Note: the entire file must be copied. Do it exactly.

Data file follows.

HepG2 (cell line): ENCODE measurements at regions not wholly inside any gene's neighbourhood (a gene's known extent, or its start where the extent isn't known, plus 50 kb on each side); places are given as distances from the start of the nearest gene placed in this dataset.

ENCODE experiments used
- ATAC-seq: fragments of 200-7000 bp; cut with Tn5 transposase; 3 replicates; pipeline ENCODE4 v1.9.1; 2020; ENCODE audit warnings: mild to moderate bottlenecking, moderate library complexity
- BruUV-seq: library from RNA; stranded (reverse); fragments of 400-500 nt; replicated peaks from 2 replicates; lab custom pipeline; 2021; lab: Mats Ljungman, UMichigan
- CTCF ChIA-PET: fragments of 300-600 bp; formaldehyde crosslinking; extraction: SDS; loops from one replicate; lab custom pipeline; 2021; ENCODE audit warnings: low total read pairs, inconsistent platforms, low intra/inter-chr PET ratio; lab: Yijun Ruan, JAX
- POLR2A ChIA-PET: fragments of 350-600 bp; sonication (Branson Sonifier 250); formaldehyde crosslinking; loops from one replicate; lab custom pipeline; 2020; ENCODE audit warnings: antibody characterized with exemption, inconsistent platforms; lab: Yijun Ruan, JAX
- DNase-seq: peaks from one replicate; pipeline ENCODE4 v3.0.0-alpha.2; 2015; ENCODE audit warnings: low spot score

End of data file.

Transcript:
HepG2 (cell line): ENCODE measurements at regions not wholly inside any gene's neighbourhood (a gene's known extent, or its start where the extent isn't known, plus 50 kb on each side); places are given as distances from the start of the nearest gene placed in this dataset.

ENCODE experiments used
- ATAC-seq: fragments of 200-7000 bp; cut with Tn5 transposase; 3 replicates; pipeline ENCODE4 v1.9.1; 2020; ENCODE audit warnings: mild to moderate bottlenecking, moderate library complexity
- BruUV-seq: library from RNA; stranded (reverse); fragments of 400-500 nt; replicated peaks from 2 replicates; lab custom pipeline; 2021; lab: Mats Ljungman, UMichigan
- CTCF ChIA-PET: fragments of 300-600 bp; formaldehyde crosslinking; extraction: SDS; loops from one replicate; lab custom pipeline; 2021; ENCODE audit warnings: low total read pairs, inconsistent platforms, low intra/inter-chr PET ratio; lab: Yijun Ruan, JAX
- POLR2A ChIA-PET: fragments of 350-600 bp; sonication (Branson Sonifier 250); formaldehyde crosslinking; loops from one replicate; lab custom pipeline; 2020; ENCODE audit warnings: antibody characterized with exemption, inconsistent platforms; lab: Yijun Ruan, JAX
- DNase-seq: peaks from one replicate; pipeline ENCODE4 v3.0.0-alpha.2; 2015; ENCODE audit warnings: low spot score